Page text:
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The way it used to be

A favorite pastime of the older generation, and by older I mean anyone who has lived more than a couple decades, is to grumble nostalgically about “how things used to be.” There used to be more respect, there used to be more determination, there used to be more communication, there used to be more focus; the list goes on.

Of course, the world changes and so do people’s behavior patterns, and no doubt our parents looked at us the same way. With every development in the world, people’s attitudes change — sometimes for the better and sometimes not. But there’s no denying that we live in a fast-paced world, and the older we get the more we miss the simplicity of the past. Even if the past wasn’t always so great, there is comfort in the familiar and change can be unsettling.

So while there is certainly value in change and progress, being able to bridge the past with the present and knowing that the way things used to be can be adapted to still function in today’s world, is a comforting feeling. But that won’t happen on its own; we need to be proactive about not allowing the past to remain in the past, rather we need to take steps to ensure that we can utilize our memories and nostalgia to form a comfortable present, and more importantly — a perfect future.

This is the case even if you don’t feel you are up to it, and you believe that it shouldn't be left up to you to ensure that the past is blended with the present. There are others who are better at it and they should be the ones getting to work to keep the nostalgia alive. But if everyone chooses to sit around and complain about how things used to be, you can be sure that no one will ever do anything about it. If you want it to happen, and it’s something that is meaningful to you, then you need to be the one to ensure that it becomes a reality.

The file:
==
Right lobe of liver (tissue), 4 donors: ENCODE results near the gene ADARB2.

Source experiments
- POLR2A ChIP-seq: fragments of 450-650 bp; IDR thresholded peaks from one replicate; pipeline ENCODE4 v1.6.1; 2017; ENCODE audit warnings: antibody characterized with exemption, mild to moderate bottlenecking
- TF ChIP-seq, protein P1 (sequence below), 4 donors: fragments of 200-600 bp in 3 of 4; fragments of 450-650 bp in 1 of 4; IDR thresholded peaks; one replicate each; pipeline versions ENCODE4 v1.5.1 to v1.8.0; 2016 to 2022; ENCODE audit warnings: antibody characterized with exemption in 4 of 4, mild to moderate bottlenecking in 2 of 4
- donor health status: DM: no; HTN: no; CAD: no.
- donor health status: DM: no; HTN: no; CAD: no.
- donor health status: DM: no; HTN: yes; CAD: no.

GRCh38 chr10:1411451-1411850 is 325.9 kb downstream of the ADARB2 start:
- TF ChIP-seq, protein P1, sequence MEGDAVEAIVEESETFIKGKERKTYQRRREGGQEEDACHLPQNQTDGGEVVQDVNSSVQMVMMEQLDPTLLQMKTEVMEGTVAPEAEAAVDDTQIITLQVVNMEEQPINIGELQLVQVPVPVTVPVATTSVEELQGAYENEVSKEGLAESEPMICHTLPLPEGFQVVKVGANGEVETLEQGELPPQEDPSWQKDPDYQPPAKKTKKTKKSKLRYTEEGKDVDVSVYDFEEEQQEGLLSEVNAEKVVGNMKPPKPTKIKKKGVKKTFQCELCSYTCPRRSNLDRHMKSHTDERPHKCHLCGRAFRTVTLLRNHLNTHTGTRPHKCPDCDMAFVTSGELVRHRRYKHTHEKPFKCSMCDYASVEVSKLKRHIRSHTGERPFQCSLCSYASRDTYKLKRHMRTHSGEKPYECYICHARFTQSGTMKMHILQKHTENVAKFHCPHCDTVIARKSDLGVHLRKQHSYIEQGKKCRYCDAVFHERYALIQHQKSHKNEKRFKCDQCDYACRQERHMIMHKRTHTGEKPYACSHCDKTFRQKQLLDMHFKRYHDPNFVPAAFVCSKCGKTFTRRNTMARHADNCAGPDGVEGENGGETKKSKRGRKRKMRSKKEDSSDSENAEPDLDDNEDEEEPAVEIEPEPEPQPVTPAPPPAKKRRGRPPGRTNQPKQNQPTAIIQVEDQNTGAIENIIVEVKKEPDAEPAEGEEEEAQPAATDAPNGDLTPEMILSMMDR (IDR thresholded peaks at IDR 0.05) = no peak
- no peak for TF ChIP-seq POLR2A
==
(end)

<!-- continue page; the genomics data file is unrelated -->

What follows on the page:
This was exemplified by Moses, the first leader of the Jewish people, after his two older siblings, Miriam and Aaron, passed away.

While the Jews were traveling in the desert for forty years, they were miraculously sustained by three items: manna for their basic nutrition, a water spring for hydration, and clouds that served as barriers around the Jewish camp for their protection and unification. The manna was brought to the Jews in the merit of Moses, the water came in the merit of Miriam, and the clouds in Aaron’s merit. Each of these great leaders had a unique spiritual connection to the sustenance they elicited for the people.

When Miriam and Aaron passed away, the spring and the clouds briefly ceased to provide these necessities. But soon thereafter they resumed, this time in the merit of Moses himself. Despite the primary purpose of Moses being to provide nutrition — spiritual and material — for the Jewish people, while his siblings focused on the other two vital needs, once they passed away and there was an obvious deficiency, Moses allowed for his focus to expand and include items beyond his typical purview.

He didn’t sit around and complain about how much he missed his siblings and their accomplishments. Instead, he took it upon himself to bring their influence back, this time through him. He didn’t wax nostalgic about how things used to be; he ensured that what used to be would actually continue to be, even if it meant expanding his horizons beyond what he was accustomed to. He was the one to achieve what everyone else was hoping “someone” would.

And that “someone” can be you too.

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